Peevish Pen

Ruminations on reading, writing, rural living, retirement, aging—and sometimes cats. And maybe a border collie or other critters.

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Location: Rural Virginia, United States

I'm an elderly retired teacher who writes. Among my books are Ferradiddledumday (Appalachian version of the Rumpelstiltskin story), Stuck (middle grade paranormal novel), Patches on the Same Quilt (novel set in Franklin County, VA), Them That Go (an Appalachian novel), Miracle of the Concrete Jesus & Other Stories, and several Kindle ebooks.

Sunday, May 17, 2009

Echoes of a Life in Fieldale

I met Margaret Adkins, the oldest member of the Piedmont Writers, when I attended their March 14 meeting. We chatted briefly and swapped books. She had to leave early because she doesn’t drive after dark, so we didn’t get to talk as much as I would have liked.

Recently I finished her memoir, Echoes, a delightful book—and a good example of the type book that’s suitable for self-publishing. (She used XLibris, a print-on-demand publisher). Adkins lived her entire 85 years in Fieldale, Virginia, a little town an hour’s drive south of where I live.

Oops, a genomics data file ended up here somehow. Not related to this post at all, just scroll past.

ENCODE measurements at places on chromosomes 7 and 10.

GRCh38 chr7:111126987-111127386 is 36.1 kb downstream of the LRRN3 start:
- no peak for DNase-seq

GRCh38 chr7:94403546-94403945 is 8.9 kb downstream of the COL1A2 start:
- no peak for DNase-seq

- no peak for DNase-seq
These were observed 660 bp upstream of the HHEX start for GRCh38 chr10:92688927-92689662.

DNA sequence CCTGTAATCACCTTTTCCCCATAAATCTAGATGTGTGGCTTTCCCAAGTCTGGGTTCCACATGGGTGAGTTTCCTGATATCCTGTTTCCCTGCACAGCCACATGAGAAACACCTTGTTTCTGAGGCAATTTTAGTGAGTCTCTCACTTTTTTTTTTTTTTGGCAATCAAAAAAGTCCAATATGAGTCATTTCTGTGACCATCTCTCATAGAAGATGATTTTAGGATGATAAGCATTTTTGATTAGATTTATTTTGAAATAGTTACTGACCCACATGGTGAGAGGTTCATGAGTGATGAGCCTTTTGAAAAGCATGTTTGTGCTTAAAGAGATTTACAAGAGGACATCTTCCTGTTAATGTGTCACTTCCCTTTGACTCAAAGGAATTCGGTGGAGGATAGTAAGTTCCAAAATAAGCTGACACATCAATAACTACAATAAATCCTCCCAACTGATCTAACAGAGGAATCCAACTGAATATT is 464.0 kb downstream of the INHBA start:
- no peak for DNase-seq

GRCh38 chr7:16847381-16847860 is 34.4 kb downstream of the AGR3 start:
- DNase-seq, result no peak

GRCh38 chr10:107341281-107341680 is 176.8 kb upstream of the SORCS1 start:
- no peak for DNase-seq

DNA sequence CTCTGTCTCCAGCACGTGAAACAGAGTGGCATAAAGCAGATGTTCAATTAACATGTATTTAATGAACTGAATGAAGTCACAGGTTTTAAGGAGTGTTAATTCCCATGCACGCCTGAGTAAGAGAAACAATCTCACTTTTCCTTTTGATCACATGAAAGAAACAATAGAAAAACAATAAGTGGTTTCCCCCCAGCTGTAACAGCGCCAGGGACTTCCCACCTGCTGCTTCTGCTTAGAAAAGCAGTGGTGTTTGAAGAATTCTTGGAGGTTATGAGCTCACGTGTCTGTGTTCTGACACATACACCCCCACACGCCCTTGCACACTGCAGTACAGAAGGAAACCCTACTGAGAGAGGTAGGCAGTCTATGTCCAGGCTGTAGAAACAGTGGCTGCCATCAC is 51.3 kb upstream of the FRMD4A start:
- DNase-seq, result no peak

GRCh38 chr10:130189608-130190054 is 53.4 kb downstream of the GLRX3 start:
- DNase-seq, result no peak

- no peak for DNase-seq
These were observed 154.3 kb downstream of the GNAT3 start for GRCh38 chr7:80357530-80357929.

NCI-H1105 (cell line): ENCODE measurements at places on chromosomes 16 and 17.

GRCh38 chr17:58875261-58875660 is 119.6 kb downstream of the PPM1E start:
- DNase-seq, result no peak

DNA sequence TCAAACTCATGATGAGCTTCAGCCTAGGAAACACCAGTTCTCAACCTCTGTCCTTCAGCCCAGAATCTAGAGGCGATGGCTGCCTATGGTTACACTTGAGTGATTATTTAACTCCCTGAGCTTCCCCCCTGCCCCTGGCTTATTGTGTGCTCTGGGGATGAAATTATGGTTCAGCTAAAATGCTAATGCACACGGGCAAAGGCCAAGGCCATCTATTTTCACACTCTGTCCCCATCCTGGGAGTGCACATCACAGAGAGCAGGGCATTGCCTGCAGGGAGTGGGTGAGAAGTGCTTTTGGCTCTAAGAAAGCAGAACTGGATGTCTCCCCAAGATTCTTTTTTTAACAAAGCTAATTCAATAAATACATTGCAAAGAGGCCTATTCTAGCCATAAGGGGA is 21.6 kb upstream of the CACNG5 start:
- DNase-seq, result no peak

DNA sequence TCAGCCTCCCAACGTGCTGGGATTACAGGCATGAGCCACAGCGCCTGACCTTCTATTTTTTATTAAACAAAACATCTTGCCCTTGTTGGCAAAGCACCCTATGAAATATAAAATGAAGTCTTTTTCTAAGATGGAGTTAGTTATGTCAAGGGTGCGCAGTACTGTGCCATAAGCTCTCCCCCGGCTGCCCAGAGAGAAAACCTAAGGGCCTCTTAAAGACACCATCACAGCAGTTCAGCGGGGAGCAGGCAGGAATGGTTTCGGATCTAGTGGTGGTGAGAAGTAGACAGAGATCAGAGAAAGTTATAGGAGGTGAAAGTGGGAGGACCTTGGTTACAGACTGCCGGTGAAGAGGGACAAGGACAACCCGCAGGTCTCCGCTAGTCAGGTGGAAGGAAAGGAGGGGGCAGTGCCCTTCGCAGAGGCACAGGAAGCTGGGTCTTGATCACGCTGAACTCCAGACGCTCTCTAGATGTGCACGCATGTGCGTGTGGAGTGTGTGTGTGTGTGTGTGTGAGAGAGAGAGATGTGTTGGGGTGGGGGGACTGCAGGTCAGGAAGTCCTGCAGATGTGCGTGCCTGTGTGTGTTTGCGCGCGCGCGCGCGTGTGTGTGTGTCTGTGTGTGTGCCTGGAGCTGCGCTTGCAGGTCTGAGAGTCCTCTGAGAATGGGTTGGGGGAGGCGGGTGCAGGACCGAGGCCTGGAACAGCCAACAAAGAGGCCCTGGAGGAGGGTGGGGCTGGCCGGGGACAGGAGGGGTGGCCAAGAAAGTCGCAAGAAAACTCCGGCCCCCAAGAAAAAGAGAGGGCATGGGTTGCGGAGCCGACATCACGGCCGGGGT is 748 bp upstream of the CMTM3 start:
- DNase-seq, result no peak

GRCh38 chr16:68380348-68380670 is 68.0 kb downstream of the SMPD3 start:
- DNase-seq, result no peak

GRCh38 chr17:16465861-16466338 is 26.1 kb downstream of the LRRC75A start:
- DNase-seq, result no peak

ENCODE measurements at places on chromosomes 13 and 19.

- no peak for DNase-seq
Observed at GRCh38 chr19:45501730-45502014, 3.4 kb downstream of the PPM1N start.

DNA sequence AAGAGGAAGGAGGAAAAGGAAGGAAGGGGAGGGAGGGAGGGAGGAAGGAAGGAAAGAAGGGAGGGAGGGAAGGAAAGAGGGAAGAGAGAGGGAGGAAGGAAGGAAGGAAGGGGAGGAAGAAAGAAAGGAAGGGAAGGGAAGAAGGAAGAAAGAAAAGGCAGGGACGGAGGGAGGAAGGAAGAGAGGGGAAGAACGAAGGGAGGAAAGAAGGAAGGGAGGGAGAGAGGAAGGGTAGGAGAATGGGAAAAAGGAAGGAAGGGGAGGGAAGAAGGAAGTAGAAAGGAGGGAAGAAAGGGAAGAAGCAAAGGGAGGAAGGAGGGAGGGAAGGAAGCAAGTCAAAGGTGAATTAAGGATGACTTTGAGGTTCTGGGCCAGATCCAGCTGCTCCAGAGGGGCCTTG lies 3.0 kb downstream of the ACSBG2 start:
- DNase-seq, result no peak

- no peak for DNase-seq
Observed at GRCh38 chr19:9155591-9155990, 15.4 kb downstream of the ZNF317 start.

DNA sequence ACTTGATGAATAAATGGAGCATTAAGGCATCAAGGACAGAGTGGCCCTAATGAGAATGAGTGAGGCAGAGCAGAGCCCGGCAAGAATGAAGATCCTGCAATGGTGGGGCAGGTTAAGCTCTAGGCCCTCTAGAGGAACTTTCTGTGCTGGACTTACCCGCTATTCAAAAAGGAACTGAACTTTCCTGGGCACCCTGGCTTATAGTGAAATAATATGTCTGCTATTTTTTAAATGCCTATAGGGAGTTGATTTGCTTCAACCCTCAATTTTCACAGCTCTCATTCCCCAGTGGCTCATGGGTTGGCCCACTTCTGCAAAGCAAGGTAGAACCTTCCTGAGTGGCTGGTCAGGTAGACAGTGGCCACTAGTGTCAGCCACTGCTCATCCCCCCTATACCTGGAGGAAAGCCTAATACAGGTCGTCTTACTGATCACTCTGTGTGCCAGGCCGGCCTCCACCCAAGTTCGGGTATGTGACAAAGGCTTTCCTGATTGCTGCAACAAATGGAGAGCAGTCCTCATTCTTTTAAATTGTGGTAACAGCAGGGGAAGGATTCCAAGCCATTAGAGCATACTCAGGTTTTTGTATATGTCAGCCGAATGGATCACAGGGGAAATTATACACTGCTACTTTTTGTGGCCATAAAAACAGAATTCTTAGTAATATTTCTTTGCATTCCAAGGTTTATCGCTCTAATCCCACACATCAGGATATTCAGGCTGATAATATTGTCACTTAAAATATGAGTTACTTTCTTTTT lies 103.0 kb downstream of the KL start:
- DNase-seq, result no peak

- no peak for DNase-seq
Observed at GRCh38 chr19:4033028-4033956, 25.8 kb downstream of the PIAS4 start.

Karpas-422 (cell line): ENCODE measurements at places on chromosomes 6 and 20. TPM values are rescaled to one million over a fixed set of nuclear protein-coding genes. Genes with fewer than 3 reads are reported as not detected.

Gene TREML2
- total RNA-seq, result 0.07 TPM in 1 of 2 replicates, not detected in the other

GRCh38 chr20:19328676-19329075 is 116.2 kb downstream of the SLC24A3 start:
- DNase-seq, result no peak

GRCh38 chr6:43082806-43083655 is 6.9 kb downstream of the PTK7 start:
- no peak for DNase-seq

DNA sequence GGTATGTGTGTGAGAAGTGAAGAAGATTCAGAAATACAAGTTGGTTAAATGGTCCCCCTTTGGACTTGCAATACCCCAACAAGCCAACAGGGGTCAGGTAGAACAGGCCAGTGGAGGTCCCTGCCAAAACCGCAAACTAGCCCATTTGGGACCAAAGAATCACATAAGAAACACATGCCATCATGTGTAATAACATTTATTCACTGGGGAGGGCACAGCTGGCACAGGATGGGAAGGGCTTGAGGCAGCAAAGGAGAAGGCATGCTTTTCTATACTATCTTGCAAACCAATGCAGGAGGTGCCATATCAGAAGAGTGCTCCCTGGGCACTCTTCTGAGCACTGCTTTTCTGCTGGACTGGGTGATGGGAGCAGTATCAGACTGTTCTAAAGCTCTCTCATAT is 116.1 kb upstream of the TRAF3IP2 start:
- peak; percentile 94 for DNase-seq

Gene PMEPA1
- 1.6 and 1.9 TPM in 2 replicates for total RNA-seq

On her book’s website, she tells why she wrote:

This book is about my life from the age of two years onward. I wrote this book so that those that come after me understand what life was like growing up in a family of seven children with a perfect stay-at-home mother and a father who was a stranger to his children. The Depression years and living in a small mill town affected our lives until the 1940s. Our struggles and rewards were about equal. I hope that those who read my stories can, at some point, identify with the characters and events and laugh or cry as the story affects them.

I did. Reading Echoes, I felt as if I was sitting on Adkin’s front porch and having a nice chat with her.

I was impressed and inspired how she took up traveling late in life—and how much zest for life she has. She has accomplished her purpose—readers can indeed understand what life was like in a big family in Fieldale in the 30s and 40s.

And, after reading her book, I’ll never look at bowling or Bingo quite the same way again.



Blogger Claudia Condiff said...

I remember her, she was a lovely woman. Vibrant. I will have to read her story..

10:14 AM  

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